2008: Our first timeshare – we had zero knowledge of (or interest in) the concept, only responding because it was free. Likely not a unique story, but we’re forever thankful our initial exposure was with Hilton. “Sour grape” timeshare stories abound, but in interacting with other Owners I’ve found two common “dissatisfaction themes”: lack of engagement with the tools that help maximize points and frustration over recurring expenses. On the latter, I share the obvious: timeshare ownership isn’t free. Better to view it as a structured way to prepay vacations you otherwise might not have taken. My wife and I are in full agreement that we’ve traveled more in the past decade than we ever would have “alone.” Also, take time to compare your expenses to owning – outright – even one vacation property: mortgage, taxes, upkeep and dealing with emergencies. When hurricane Irma made landfall at our Marco Island property we experienced all of the anxiety one might normally expect – but, really, none of the worry: the property management took care of everything.
My main observation on “engagement” is this: managing points takes time and effort. It’s fun work; nonetheless, you do need to be an active participant. I’m constantly surprised hearing frustration at “having to” return to the same place every year. When I ask people why they aren’t swapping points to other locations, I get either: “We didn’t know we could,” or “We don’t know how.” We use less than 28% of our Club Points on recurring locations – the rest we use for our “bucket list.” So whether you’ve just purchased, or are long-time owners, (re)commit to fully embracing the ownership sites (www.club.hiltongrandvacation.com; www.rci.com). You will find great flexibility with your points if you really dig in. My best advice is: log on, get familiar with your points dashboard, and start to proactively manage your vacation experiences.
Let’s talk about other ways to maximize vacation planning, and some general travel expense tips:
- Plan as far ahead as possible. HGV locations have 9- and 6-month windows (exceptions: “Home Week” properties as much as a year and RCI windows are 24 months). By planning your next vacation as soon as you return from the current one, you can anticipate related expenses (not the least expensive of which being airfare).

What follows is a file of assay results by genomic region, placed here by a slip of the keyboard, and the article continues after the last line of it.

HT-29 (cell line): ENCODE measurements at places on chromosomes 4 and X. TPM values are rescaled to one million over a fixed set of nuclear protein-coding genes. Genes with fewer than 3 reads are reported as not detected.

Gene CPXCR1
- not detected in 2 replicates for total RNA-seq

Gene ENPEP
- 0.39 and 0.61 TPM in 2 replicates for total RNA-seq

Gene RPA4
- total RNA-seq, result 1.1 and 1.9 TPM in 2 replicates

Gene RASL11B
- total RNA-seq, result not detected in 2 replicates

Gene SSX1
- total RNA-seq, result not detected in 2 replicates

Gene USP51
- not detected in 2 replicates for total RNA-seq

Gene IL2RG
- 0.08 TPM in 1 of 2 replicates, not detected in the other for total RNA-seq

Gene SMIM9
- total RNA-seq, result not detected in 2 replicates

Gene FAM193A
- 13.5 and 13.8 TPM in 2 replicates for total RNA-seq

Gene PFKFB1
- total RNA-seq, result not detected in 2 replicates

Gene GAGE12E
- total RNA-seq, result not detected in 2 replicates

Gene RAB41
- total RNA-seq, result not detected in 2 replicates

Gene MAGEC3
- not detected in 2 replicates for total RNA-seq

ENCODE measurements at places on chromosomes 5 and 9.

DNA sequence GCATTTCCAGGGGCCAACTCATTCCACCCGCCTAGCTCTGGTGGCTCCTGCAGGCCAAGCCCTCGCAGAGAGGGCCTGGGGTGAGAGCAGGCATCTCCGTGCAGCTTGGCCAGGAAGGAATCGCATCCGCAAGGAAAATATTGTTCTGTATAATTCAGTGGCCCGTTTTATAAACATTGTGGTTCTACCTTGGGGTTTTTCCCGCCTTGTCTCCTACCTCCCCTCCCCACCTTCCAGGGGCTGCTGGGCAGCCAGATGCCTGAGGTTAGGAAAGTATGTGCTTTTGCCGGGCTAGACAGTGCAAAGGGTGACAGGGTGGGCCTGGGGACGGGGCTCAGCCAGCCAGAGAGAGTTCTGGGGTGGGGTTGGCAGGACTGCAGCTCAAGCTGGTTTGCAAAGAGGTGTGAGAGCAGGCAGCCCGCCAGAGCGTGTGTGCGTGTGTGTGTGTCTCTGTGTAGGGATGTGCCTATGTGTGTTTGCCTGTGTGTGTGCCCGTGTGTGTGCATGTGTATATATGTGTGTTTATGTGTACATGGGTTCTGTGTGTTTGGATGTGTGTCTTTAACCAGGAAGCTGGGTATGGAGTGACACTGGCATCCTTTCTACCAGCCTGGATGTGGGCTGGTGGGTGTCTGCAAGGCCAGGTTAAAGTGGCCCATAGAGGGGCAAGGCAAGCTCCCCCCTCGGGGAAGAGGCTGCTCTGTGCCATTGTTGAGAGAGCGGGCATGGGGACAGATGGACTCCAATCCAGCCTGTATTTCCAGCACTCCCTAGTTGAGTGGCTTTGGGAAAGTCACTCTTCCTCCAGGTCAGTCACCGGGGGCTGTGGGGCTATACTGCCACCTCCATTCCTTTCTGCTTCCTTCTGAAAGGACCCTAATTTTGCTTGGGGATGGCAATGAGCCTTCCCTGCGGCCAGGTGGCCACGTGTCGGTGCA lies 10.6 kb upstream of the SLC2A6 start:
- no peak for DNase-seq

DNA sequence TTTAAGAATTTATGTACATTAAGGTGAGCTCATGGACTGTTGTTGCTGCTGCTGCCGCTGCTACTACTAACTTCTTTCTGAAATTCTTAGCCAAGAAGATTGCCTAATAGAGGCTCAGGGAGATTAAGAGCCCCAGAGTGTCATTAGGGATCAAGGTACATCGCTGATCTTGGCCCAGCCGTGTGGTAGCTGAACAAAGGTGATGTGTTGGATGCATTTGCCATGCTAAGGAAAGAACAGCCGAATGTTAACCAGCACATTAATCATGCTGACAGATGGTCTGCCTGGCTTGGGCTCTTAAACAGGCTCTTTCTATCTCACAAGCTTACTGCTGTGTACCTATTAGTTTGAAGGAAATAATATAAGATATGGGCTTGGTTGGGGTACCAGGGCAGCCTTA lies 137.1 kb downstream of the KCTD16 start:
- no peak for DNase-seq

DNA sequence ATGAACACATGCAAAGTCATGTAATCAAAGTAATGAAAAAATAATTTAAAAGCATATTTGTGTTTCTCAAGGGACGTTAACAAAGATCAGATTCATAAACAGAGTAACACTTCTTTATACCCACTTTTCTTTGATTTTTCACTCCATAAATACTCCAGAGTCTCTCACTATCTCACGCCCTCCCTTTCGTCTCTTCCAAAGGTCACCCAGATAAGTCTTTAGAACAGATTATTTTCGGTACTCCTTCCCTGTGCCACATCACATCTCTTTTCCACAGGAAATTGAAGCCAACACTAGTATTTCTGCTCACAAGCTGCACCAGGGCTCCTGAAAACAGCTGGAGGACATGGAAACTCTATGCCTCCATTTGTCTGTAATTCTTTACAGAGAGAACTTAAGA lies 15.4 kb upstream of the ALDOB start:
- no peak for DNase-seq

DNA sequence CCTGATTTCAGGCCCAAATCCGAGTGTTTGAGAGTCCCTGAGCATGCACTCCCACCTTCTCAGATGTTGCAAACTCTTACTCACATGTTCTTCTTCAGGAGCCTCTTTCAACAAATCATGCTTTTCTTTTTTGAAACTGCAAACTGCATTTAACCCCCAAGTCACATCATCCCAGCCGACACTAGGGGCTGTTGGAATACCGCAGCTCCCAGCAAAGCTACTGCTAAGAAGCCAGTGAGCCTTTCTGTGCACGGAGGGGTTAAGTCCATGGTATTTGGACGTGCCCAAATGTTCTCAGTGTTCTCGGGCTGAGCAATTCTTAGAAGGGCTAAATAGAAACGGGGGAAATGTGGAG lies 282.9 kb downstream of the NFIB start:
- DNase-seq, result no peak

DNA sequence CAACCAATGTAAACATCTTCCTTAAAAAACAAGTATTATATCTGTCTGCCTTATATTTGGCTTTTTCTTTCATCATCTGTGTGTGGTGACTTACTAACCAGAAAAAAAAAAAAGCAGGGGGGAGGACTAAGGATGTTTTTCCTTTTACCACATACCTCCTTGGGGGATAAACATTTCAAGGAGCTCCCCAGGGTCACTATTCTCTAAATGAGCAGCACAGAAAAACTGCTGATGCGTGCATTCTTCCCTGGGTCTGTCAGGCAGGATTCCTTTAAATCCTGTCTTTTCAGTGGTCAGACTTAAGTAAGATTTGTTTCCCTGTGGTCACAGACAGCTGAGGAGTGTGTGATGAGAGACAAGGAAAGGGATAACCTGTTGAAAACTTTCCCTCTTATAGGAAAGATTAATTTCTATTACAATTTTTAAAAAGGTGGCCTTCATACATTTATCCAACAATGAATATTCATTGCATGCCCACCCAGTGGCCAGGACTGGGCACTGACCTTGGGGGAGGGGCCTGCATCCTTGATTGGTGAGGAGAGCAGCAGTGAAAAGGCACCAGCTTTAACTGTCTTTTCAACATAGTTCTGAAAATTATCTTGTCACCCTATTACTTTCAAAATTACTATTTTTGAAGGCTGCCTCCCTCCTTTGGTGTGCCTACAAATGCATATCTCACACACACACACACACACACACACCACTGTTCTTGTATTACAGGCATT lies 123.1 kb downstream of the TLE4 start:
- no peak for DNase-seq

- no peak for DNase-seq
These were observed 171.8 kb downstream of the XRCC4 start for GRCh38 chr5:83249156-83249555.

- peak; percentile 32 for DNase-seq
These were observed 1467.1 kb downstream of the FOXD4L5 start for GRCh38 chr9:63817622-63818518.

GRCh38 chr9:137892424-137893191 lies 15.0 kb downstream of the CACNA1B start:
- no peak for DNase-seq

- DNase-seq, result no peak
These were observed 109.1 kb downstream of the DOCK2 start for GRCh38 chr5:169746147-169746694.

- No matter your ownership level, use the toll-free booking line to help you through the process; Club Counselors are very helpful. While some locations require that you book by phone, keep in mind that the more you become familiar with the website reserving properties online (where eligible) can reduce or eliminate booking fees. Also, points typically will go farther in RCI, although location and/or date options may be more limited.
- Mind expiration deadlines! Move unused points into the next year rather than losing them; such “rescued” points will expire 12/31 of that next year – but better than losing them altogether. You also can convert to Hilton Honors points that can be used for hotels (see next bullet). And if you’re short on Club Points, borrow from the upcoming year! Note that these transactions will incur a small fee.
- Channel everyday expenses through a points-earning credit card (we pay ours off monthly, as interest charges rather defeat the purpose). Even vacation expenses can amass points to cover future vacation expenses! Our Hilton Honors card earns hotel points. We just returned from Scotland and Iceland, where we covered all of our accommodations (14 nights) with Club and Hotel points. In selecting cards, look for additional benefits: airport lounge membership, rental car insurance, lost luggage support, shuttle discounts, etc.
- Within Hilton, make time for Owner presentations – especially when there are perks.
- Check ahead for on-property rental car availability. We learned this the hard way on our last trip to Honolulu: we rented a car for the whole week and ended up not using it much, only to learn we could have day rented right from the lobby.
- Lastly, if your time is flexible (retirees?) play a fun game I call “A Vacation in Search of Two People”: use Google Flights, Kayak’s budget explorer, or Skiplagged to search for cheap airfare to locations that interest you, then book your accommodations around those dates. Oftentimes, wanting to go to a particular place at a particular time comes with exorbitant airfare; this is one way to turn the tables.
In an upcoming issue, I’ll share tips about fun travel apps!